Rise SF is a newly launched pro-housing and transportation organization. (Courtesy Rise SF)

Rise SF is a newly launched pro-housing and transportation organization. (Courtesy Rise SF)

Turning ‘Yes, over there’ into ‘Yes, here’

Taiwan has seen an incredible advancement of democracy, free speech and human rights since martial law ended in 1987. Now, a woman is president, and the country is poised to become the first in Asia to allow same-sex marriage.

Yet, change of that magnitude doesn’t happen without complications and contradictions. While a majority in Taiwan supports marriage equality, polls also reveal that most would not accept their own child being gay.

The phenomenon of accepting something new as long as it doesn’t hit too close to home came to mind when Rise SF — a recently launched pro-housing and transportation group — shared poll results with me that said a majority in San Francisco supports building more housing. After decades of rejecting growth, nearly two-thirds of San Franciscans now say adding more housing supply to meet demand and push prices lower should be a priority, even if it means changing the look of neighborhoods.

I had to wonder which neighborhoods: their own or someone else’s?

This question confronts District 7, a historically conservative area of single-family homes on the westside, where any discussion of increased density was long considered a nonstarter. Then last year, a majority in District 7 voted against a proposed moratorium of new housing construction in the Mission. They said building for the future was OK — at least on the other side of town.

When a nonprofit developer recently proposed 150 units of low-income senior housing adjacent to the Forest Hill neighborhood in District 7, the opposition was swift and strong.

I believe some type of housing should be built on the site — it’s a vacant church parking lot on Laguna Honda Boulevard and only a couple minutes’ walk to a Muni station served by three train lines.

I also understand the concerns neighbors are expressing: Are 150 units too much? Is five stories too high? If a percentage of formerly homeless people are to be included, how will challenges like mental illness and drug addiction be managed so the unruly behavior prevalent in downtown BART stations won’t occur on Forest Hill sidewalks? These are serious questions that deserve community input and real answers.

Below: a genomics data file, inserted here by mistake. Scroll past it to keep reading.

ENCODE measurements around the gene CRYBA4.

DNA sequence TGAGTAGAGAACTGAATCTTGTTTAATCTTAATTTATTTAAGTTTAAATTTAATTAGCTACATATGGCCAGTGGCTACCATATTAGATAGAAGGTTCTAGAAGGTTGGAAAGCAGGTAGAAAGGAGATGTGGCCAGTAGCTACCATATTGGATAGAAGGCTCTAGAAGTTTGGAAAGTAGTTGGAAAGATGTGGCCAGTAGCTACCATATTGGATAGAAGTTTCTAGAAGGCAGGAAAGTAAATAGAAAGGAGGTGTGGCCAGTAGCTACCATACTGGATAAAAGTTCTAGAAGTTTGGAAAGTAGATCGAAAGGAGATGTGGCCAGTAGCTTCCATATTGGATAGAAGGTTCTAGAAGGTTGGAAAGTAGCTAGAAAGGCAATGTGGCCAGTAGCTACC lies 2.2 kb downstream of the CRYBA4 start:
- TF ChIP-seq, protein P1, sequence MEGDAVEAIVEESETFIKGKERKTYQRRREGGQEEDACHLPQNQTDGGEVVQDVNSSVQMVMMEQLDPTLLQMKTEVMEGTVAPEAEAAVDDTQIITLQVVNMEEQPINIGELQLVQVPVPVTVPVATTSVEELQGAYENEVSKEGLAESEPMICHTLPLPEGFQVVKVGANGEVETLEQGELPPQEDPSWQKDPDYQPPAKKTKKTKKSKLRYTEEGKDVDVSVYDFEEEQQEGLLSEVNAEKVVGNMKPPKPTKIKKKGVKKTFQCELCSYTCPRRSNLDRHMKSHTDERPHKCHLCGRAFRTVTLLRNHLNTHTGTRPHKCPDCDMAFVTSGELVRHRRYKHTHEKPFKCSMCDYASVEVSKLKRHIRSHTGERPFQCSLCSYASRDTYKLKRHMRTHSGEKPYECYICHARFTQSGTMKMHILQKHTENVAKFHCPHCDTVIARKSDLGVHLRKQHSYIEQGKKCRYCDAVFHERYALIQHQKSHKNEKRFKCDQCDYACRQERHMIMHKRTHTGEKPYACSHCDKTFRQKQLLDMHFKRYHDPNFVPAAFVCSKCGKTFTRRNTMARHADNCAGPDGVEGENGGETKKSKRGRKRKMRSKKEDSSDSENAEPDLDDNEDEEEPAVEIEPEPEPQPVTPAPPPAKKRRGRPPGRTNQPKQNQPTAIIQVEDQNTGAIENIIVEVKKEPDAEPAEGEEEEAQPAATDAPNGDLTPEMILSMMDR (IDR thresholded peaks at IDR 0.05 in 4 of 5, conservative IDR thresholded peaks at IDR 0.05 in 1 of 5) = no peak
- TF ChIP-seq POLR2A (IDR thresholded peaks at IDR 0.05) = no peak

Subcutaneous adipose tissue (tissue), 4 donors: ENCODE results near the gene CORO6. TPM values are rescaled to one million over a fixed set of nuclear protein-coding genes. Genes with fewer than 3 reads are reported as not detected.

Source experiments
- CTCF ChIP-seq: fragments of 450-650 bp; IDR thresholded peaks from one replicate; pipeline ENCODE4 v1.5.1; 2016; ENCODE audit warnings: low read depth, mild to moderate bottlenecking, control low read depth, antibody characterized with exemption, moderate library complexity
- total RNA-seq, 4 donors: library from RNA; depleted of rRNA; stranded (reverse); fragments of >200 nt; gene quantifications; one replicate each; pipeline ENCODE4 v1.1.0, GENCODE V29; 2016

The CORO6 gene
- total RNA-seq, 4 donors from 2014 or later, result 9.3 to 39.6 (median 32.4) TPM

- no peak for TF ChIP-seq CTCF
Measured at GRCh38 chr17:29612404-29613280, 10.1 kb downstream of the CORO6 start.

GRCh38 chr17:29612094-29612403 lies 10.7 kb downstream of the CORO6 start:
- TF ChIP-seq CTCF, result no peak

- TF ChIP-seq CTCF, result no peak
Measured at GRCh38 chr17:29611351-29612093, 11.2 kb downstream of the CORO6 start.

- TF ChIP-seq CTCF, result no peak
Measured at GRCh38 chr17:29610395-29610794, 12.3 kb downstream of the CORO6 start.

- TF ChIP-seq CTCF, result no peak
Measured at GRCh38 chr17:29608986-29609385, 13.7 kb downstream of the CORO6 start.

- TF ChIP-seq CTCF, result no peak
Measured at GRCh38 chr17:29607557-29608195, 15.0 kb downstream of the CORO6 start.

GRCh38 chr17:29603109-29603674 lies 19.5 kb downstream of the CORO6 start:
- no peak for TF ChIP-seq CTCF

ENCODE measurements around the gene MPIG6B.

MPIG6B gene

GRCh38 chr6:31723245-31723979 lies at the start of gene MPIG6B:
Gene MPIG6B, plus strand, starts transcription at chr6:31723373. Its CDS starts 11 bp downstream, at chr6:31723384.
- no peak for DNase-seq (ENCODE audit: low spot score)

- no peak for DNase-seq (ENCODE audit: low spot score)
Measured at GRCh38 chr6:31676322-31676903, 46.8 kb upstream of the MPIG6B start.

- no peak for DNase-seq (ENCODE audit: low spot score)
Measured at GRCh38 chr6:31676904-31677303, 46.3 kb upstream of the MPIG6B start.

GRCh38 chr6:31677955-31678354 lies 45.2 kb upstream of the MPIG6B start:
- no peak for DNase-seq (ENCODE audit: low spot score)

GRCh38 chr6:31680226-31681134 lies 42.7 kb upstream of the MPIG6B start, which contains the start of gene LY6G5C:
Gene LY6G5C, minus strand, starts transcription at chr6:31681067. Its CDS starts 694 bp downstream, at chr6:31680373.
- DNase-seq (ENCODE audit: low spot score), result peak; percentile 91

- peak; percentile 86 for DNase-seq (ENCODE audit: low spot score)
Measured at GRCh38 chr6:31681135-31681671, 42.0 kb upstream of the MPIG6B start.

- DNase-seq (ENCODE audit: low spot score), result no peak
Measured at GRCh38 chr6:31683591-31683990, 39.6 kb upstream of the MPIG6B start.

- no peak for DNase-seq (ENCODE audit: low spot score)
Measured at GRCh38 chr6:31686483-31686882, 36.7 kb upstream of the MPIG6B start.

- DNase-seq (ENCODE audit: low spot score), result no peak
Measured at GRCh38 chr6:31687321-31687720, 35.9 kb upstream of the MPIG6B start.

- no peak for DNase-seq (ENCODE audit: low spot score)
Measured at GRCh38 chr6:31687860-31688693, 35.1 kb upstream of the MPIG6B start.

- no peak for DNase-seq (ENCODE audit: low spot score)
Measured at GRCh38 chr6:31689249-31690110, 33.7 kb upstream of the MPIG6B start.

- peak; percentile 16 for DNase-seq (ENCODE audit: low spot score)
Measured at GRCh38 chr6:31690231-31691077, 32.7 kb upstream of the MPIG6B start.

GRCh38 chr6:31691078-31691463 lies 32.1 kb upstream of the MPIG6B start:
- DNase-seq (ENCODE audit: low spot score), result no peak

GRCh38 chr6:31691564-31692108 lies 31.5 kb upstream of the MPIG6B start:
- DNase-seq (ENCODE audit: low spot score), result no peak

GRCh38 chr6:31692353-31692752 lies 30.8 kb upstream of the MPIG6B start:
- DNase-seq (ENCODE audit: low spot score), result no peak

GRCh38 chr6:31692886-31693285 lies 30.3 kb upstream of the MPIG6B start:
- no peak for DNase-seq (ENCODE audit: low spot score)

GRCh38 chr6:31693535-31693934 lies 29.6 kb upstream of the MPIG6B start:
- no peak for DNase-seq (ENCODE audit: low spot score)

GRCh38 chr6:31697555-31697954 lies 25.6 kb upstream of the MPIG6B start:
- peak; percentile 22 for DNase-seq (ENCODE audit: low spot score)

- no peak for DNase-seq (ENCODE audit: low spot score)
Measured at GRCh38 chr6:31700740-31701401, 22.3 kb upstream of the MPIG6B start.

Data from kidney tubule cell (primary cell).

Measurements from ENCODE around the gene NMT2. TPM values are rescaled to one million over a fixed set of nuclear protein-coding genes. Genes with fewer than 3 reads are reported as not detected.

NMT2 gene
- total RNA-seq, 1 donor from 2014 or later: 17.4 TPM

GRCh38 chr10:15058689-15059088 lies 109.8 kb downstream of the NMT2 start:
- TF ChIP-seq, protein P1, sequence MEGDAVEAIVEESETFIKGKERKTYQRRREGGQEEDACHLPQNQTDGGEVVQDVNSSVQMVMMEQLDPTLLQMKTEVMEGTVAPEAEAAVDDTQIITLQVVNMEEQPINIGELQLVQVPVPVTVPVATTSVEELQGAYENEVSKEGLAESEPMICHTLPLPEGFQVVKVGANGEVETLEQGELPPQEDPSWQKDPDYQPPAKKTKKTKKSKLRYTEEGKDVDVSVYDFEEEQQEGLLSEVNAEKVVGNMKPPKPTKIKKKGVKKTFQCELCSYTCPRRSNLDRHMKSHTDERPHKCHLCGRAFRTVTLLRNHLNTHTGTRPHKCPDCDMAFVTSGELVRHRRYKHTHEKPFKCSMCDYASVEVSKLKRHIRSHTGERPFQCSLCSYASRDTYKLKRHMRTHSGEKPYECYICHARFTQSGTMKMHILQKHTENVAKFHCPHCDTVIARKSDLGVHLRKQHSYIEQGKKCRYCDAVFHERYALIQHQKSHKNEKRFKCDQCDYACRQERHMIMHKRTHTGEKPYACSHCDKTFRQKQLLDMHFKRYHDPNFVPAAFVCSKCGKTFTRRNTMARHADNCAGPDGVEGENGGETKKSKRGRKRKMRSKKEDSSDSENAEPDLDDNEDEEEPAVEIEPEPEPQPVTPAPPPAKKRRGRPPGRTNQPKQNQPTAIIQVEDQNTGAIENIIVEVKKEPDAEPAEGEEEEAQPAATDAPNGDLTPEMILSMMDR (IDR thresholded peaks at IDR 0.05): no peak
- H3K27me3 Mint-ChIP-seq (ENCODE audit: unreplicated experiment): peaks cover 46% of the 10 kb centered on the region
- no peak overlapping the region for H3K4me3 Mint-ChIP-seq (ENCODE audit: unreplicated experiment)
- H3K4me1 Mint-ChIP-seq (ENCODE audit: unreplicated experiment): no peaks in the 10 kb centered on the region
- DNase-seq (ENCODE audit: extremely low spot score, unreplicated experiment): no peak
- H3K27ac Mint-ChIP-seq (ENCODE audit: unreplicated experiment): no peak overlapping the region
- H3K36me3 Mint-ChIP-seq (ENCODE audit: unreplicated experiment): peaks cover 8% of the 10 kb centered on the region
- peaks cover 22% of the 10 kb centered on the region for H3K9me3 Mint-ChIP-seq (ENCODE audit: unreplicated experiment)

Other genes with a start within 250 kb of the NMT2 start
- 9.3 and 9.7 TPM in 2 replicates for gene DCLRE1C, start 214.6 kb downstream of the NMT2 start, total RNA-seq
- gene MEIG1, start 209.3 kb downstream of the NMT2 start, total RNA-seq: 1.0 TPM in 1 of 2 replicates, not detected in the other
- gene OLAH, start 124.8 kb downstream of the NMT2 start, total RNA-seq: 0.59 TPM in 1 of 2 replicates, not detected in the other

That’s why I was surprised to see Rise SF champion the District 7 project in its first press release. Why poke a hornet’s nest when there are more winnable battles to choose? Wouldn’t affordable housing for teachers be an easier sell?

Then I realized Rise SF wasn’t poking District 7 — it was reaching out. Rise SF announced that a board member who lives on the westside would take fellow residents on a tour of comparable low-income senior housing to show that the developments are not as scary as they may sound. Perhaps, District 7 could feel good about helping a vulnerable population.

“San Francisco likes to project paranoia and fear on a movie screen when it comes to change. Rise SF is offering an alternative movie,” said Wade Rose, a vice president at Dignity Health and Rise SF executive board member. “We want to help people get out of the mindset that everything is going to hell because of change. We embrace change because we believe that’s where the solutions are — and we need to solve housing for a diverse range of residents.”

Rise SF is a coalition of labor unions, businesses and community organizations focused on housing and transportation solutions for a city that has not adequately planned for its inevitable growth. The 22-member volunteer board includes representatives from health care, labor and tech.

What they have in common is that nurses, construction workers and even tech workers can’t afford to live in San Francisco. Their answer is more housing at all price points along with better transportation infrastructure to accommodate the increase in population.

“We encourage San Franciscans to look beyond their own backyard and support policies that are beneficial to The City as a whole,” Rose said. “This will require a lot of face-to-face conversations, neighborhood by neighborhood. It’s worth the effort because we believe the best days of San Francisco are ahead of us.”

Joel Engardio lives west of Twin Peaks in District 7. Follow his blog at www.engardio.com. Email him at info@engardio.com.

Just Posted

National Weather Service flood watch in the San Francisco Bay Area for Sunday, Oct. 24, 2021. (National Weather Service via Bay City News)
Storm pounds Bay Area, leaving over 145,000 without power as damage mounts

Torrential rainfall causes flooding, triggers evacuations in burn areas

Plan Bay Area 2050 is an expansive plan guiding the region’s growth and development over the next three decades. The regional plan addresses progressive policy priorities like a universal basic income and a region-wide rent cap, alongside massive new spending on affordable housing and transportation infrastructure. (Shutterstock)
Plan Bay Area 2050: Analyzing an extensive regional plan that covers the next 30 years

Here are the big ticket proposals in the $1.4 trillion proposal

A collaborative workspace for a decentralized autonomous organization (DAO) in Coordinape is pictured at a recent blockchain meet up at Atlas Cafe. <ins>(Kevin N. Hume/The Examiner)</ins>
Business without bosses: San Francisco innovators battle bureaucracy with blockchain

‘The next generation will work for three DAOs at the same time’

Pregnant women are in the high-risk category currently prioritized for booster shots in San Francisco. (Unai Huizi/Shutterstock)
What pregnant women need to know about COVID and booster shots

Inoculations for immunosuppressed individuals are recommended in the second trimester

Most Read